07 Eat all the Food

It was very affordable to eat out, and we ate very well. I love Mexican food, and this was authentic, fresh, and delicious! Since many of the menus were only in Spanish, sometimes I had no idea what I was ordering, which only added to the adventure. I felt like I found many new and wonderful variations of tacos, and also discovered the joy of breakfast nachos.

If you are in Merida for dinner, don’t miss the chance to eat at Picheta (click here for more). It is a rooftop restaurant that overlooks the city. My girls said it was very “bougie,” which they meant as a very high compliment. Such an incredible setting for dinner. I ordered a steak because our friend who had been there said she had one and it was one of the best steaks of her life. It was also one of the best steaks of my life! It was an exquisite meal. We also sampled pretty much everything on the dessert menu, and I can highly recommend the chocolate fudge cake and the lime cheesecake.

08 Visit Cenotes Hacienda Mucuyche

The highlight of the trip for our entire family was visiting Cenotes Hacienda Mucuyche. We did this in the afternoon after touring Uxmal because it was relatively close. We did not have a reservation and were able to get in. However, I recommend making one if you can, especially when tourism starts to pick up again. Click here for information on how to do this.

To begin, you take a 20-minute tour of the Hacienda (offered in both English and Spanish), which was once a sprawling agave plantation. It was fascinating to learn how the fibers of the agave plants were harvested and made into ropes and other items. The agave plant brought a lot of wealth, but the invention of plastic destroyed this industry.

“Okay, I guess this is totally cool.” –Matthew Longhurst
A breathtaking view of the cenote tunnel from above and the waterfall that falls into it. (We got to swim through this later!) This is all part of a system that harvests rainwater to feed the cenote.

A cenote is a underground cave or chamber that contains permanent water. At this location, there are two cenotes connected by a beautiful tunnel. The water was a beautiful blue color, and it was amazing and refreshing to swim in it.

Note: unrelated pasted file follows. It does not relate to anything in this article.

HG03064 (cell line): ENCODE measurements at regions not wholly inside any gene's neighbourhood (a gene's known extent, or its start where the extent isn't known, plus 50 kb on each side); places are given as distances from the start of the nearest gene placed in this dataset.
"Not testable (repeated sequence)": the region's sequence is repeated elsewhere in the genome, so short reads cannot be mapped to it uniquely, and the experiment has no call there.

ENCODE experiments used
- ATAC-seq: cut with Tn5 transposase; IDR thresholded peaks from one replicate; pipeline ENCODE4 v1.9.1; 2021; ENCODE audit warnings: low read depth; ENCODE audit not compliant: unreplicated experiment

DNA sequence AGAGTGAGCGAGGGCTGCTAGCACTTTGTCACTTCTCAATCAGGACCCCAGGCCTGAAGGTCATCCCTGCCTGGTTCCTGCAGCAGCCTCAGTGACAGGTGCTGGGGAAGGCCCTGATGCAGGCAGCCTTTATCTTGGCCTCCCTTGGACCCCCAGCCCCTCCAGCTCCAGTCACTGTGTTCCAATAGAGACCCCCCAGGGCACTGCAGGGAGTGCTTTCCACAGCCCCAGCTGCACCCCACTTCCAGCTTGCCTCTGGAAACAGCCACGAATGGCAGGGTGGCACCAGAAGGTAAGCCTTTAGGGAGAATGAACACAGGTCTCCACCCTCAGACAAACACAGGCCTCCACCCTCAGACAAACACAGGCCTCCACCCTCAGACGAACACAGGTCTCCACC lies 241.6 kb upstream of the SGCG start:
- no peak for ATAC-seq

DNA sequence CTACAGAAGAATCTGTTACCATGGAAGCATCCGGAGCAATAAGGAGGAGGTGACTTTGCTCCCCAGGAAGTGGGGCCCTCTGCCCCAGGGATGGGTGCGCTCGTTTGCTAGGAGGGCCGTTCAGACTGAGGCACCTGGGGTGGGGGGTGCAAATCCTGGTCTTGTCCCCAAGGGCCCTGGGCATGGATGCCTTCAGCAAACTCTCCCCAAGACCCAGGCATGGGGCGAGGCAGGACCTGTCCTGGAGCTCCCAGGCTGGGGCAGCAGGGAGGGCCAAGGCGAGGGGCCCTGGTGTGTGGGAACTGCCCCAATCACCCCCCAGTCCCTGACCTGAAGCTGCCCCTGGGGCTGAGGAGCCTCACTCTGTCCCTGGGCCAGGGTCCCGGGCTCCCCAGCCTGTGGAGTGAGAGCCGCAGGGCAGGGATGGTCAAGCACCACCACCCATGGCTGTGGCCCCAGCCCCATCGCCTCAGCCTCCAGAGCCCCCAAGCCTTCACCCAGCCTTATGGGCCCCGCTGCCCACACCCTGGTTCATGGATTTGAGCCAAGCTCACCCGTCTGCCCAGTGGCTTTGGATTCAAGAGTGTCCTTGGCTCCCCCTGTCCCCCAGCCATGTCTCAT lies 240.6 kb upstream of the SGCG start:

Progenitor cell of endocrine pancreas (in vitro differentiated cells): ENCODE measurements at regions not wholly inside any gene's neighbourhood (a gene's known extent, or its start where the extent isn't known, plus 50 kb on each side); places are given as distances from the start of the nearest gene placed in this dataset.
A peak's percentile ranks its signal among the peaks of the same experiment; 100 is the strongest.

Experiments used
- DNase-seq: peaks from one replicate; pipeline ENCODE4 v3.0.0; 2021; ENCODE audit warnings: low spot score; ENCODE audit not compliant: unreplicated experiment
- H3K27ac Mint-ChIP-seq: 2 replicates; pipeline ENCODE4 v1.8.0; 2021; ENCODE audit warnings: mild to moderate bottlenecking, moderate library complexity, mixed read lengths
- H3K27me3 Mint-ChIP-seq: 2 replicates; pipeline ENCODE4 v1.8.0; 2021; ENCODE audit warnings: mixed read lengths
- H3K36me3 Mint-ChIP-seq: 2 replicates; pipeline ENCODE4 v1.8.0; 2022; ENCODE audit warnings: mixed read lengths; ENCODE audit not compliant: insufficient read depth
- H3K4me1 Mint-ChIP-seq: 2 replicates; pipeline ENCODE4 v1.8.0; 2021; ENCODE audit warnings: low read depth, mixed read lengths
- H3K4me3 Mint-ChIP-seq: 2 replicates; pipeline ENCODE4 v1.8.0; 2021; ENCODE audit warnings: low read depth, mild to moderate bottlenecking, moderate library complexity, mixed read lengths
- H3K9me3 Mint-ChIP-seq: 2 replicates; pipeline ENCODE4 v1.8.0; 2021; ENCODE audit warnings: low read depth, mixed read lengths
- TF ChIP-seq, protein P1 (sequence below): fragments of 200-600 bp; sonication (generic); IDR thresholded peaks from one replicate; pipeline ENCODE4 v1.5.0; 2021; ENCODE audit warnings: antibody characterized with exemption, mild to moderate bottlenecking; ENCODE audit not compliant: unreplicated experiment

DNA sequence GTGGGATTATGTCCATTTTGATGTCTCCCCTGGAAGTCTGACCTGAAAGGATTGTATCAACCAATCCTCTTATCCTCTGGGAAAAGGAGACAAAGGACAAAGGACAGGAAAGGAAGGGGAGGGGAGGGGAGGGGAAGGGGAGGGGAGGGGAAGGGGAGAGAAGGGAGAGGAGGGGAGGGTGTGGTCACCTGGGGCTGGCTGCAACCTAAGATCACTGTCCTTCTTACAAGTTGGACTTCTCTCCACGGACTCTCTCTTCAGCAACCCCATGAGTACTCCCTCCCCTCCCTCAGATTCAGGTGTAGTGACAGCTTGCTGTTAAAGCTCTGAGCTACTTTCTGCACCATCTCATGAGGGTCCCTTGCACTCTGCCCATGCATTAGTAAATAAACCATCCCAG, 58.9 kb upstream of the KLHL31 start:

The second cenote was much darker than the first. New owners purchased the property 4 years ago and it was only then that they tunneled into it and discovered it! There are many deep and unexplored caves connected to this cenote. It would be a cave diver’s dream.

Additional Yucatan Travel Tips

If you decide to plan a trip, here are some additional tips that will hopefully help your trip go smoother:

01 Covid testing

At the moment, you need a Covid test to return to the United States, even if you are fully vaccinated (which we were). You can get tests at the local hospitals and it usually takes 2-3 hours to get results, so don’t leave this task until the last minute. You will need your passport to get a test, so be sure to bring it.

02 Managing Money

It will be important to get pesos as soon as you can upon arrival. I found out the hard way that Mexico is not like Europe where you can get away with paying with a card until you find a convenient place to exchange money. And if you get out into the jungle, there aren’t a lot of ATMs. Also–be sure to call your bank before you leave and let them know that you will be traveling. We did not do this and our debit cards got locked down, which was very inconvenient.

03 Tipping

Tips are greatly appreciated for lots of things, even just small amounts. Once, after giving someone a tip, they said this to us: “I wish for you that this money you have given to me comes back to you many times over.” I thought that was a very kind thing to say and a sweet sentiment.

04 Driving

It is very doable to rent a car and drive yourself around, so don’t be afraid of that. Beware of speed bumps, they’ll getcha. If you drive across the peninsula, you will need pesos for tolls. (Although they do accept dollars if you’re in a pinch.)

05 Bugs + Critters

Unless you are staying at a fancy resort or hotel, you’ll probably encounter more insects than you are used to. Our Airbnb welcome book even had an entire section entitled: “What Bit Me?” Be sure to bring bug spray and also a flexible attitude.

06 Language

If you can, try to learn some Spanish before you go. Even some basic phrases will go a long way. Check out the Duolingo App!

We loved Mexico and we are so glad we went! The people were very kind and welcoming. We loved the sunshine and blue water and made so many beautiful memories. I hope to go back someday!

For more travel ideas, check out 12 Unforgettable Experiences to Have in Rome and A Bucket-list Adventure to the Czech Republic.